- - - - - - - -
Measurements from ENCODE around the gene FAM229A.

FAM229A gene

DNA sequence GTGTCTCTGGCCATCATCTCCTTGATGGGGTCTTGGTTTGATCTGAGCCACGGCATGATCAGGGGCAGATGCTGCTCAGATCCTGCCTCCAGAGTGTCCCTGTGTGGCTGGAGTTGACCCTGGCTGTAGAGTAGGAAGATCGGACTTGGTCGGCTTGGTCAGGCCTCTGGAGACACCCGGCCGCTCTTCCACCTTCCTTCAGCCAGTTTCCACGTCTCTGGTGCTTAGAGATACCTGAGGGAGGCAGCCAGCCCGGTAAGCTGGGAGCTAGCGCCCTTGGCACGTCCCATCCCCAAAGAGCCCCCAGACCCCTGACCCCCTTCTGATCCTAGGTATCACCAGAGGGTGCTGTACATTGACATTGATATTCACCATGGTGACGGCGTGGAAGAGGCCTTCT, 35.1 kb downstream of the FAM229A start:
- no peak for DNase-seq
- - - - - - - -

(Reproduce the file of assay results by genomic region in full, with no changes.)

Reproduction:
Measurements from ENCODE around the gene FAM229A.

FAM229A gene

DNA sequence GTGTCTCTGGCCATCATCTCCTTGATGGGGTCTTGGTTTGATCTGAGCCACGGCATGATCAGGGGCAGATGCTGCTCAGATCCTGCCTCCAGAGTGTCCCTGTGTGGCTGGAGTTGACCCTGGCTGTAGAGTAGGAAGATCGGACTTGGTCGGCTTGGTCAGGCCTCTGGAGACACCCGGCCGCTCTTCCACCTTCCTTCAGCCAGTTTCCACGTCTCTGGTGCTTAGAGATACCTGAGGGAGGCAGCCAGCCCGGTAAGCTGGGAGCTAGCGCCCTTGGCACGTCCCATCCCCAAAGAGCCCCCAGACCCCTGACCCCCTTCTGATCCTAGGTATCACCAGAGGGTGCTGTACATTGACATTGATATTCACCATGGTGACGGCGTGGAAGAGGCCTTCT, 35.1 kb downstream of the FAM229A start:
- no peak for DNase-seq